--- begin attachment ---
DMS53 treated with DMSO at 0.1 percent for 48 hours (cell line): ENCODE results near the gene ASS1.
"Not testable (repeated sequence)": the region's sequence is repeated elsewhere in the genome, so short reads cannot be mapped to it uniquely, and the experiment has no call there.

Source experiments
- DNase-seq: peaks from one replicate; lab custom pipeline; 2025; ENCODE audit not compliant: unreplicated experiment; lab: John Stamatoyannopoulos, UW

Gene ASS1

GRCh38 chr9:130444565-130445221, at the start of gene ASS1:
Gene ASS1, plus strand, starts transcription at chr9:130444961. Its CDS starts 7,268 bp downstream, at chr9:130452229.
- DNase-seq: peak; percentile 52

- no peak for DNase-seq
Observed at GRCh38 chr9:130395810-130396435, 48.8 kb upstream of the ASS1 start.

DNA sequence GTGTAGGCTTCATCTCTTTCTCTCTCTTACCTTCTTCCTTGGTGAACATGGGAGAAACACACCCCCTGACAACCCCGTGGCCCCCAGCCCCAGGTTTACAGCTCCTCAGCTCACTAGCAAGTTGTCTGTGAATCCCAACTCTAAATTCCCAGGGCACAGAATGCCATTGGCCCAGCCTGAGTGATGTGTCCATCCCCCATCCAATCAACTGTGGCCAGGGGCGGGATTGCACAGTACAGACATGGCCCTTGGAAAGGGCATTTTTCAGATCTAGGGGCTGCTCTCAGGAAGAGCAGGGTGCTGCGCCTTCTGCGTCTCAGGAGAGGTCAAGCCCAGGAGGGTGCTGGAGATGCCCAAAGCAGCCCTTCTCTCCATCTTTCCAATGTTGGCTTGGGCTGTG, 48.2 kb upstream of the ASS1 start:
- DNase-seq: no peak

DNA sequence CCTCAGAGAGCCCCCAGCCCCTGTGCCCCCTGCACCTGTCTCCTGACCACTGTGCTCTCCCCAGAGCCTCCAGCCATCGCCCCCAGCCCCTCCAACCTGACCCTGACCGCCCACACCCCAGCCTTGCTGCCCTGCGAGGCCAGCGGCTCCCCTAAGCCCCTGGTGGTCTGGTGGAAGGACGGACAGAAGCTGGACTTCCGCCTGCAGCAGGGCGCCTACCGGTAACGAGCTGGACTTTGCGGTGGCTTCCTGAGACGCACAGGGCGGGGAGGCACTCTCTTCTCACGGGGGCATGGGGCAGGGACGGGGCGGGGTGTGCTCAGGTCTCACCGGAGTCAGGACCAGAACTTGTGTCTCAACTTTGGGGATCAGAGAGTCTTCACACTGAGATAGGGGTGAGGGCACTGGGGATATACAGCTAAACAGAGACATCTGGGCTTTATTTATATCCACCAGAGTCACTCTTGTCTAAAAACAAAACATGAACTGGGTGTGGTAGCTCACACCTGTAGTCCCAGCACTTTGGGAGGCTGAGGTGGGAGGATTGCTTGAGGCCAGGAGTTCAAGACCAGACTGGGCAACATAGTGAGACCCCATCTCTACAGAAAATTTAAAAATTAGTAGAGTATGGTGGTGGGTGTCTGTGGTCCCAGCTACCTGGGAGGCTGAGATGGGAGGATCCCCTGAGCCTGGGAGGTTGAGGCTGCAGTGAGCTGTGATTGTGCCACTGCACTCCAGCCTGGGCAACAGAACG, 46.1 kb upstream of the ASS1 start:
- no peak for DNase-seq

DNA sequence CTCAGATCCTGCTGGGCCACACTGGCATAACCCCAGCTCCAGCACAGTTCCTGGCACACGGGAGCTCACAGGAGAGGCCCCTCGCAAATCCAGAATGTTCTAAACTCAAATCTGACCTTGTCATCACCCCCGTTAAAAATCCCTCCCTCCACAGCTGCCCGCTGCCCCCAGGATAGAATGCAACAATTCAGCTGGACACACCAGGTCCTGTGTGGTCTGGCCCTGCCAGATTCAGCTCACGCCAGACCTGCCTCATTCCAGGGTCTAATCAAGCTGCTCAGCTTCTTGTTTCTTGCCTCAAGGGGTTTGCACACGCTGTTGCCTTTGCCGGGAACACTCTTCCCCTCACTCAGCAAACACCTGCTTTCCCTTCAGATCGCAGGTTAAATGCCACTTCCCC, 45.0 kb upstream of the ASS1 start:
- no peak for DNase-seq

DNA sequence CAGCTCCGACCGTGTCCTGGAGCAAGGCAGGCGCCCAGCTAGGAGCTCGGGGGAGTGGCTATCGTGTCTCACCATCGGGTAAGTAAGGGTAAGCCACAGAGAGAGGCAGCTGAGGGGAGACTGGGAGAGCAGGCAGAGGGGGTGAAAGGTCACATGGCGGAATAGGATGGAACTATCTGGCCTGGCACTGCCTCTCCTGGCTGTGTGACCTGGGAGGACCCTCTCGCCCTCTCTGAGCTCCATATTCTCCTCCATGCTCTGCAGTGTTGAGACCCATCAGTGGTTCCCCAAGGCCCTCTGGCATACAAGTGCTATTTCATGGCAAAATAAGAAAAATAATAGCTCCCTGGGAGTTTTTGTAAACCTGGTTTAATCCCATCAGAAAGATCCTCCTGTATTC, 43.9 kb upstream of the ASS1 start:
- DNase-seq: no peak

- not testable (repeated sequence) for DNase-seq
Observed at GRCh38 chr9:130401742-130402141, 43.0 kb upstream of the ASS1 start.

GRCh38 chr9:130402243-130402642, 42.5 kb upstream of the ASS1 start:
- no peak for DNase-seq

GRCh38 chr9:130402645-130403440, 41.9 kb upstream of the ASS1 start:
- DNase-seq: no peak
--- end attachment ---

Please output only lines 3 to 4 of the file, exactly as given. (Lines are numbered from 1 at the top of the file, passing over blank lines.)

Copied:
Source experiments
- DNase-seq: peaks from one replicate; lab custom pipeline; 2025; ENCODE audit not compliant: unreplicated experiment; lab: John Stamatoyannopoulos, UW